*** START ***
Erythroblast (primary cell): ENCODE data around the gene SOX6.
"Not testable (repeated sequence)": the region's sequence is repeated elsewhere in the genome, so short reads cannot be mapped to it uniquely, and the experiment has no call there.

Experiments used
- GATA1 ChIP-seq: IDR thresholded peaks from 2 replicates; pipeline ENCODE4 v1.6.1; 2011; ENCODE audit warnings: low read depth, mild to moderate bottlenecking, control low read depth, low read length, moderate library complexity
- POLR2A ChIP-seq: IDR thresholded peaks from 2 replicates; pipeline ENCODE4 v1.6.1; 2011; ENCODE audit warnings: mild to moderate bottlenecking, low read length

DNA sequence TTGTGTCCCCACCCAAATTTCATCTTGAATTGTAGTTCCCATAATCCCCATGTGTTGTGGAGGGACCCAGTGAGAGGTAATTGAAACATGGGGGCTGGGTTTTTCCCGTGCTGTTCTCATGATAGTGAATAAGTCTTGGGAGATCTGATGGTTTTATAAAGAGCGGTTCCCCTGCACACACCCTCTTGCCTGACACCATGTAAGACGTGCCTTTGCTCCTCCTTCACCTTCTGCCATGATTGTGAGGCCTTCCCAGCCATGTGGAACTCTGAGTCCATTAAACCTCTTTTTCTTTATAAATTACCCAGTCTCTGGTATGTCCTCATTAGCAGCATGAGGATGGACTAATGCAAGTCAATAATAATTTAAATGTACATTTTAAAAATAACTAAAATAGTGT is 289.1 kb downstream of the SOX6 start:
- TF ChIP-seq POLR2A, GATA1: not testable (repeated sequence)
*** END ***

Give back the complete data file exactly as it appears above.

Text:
Erythroblast (primary cell): ENCODE data around the gene SOX6.
"Not testable (repeated sequence)": the region's sequence is repeated elsewhere in the genome, so short reads cannot be mapped to it uniquely, and the experiment has no call there.

Experiments used
- GATA1 ChIP-seq: IDR thresholded peaks from 2 replicates; pipeline ENCODE4 v1.6.1; 2011; ENCODE audit warnings: low read depth, mild to moderate bottlenecking, control low read depth, low read length, moderate library complexity
- POLR2A ChIP-seq: IDR thresholded peaks from 2 replicates; pipeline ENCODE4 v1.6.1; 2011; ENCODE audit warnings: mild to moderate bottlenecking, low read length

DNA sequence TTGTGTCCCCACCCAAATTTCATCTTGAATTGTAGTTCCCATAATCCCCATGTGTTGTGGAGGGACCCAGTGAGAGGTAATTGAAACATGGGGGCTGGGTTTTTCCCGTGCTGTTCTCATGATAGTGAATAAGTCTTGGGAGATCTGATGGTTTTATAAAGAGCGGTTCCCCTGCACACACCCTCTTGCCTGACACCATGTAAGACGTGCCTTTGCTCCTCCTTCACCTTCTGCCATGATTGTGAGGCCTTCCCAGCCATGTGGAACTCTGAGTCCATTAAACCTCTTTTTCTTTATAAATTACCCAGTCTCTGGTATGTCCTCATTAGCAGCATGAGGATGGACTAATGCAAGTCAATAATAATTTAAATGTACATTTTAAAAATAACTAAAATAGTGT is 289.1 kb downstream of the SOX6 start:
- TF ChIP-seq POLR2A, GATA1: not testable (repeated sequence)